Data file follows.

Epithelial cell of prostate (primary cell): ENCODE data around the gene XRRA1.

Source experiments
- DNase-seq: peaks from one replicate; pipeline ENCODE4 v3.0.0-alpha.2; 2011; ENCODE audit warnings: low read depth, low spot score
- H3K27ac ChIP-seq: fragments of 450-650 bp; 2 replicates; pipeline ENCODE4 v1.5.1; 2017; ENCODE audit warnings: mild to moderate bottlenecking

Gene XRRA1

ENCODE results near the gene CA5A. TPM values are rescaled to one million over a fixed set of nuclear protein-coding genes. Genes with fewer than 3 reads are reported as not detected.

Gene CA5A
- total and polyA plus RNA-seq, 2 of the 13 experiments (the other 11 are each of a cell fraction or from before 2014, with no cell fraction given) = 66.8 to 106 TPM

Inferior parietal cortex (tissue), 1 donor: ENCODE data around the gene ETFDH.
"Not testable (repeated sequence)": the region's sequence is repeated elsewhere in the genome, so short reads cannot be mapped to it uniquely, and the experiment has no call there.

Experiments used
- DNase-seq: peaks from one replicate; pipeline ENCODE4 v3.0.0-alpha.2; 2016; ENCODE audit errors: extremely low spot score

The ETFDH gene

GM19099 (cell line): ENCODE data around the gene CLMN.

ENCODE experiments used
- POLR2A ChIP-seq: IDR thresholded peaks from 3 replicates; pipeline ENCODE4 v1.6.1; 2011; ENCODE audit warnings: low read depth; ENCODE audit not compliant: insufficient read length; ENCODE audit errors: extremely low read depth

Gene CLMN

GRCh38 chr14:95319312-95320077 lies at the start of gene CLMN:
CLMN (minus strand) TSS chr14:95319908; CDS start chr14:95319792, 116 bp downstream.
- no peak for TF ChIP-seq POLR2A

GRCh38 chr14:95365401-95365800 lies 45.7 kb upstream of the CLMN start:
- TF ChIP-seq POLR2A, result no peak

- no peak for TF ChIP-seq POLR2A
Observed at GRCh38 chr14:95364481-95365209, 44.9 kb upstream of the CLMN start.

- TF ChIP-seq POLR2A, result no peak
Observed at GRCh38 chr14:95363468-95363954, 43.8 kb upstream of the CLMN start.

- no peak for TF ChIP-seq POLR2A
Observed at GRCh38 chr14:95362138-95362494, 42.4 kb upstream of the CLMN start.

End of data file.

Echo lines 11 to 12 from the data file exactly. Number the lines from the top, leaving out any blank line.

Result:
Experiments used
- DNase-seq: peaks from one replicate; pipeline ENCODE4 v3.0.0-alpha.2; 2016; ENCODE audit errors: extremely low spot score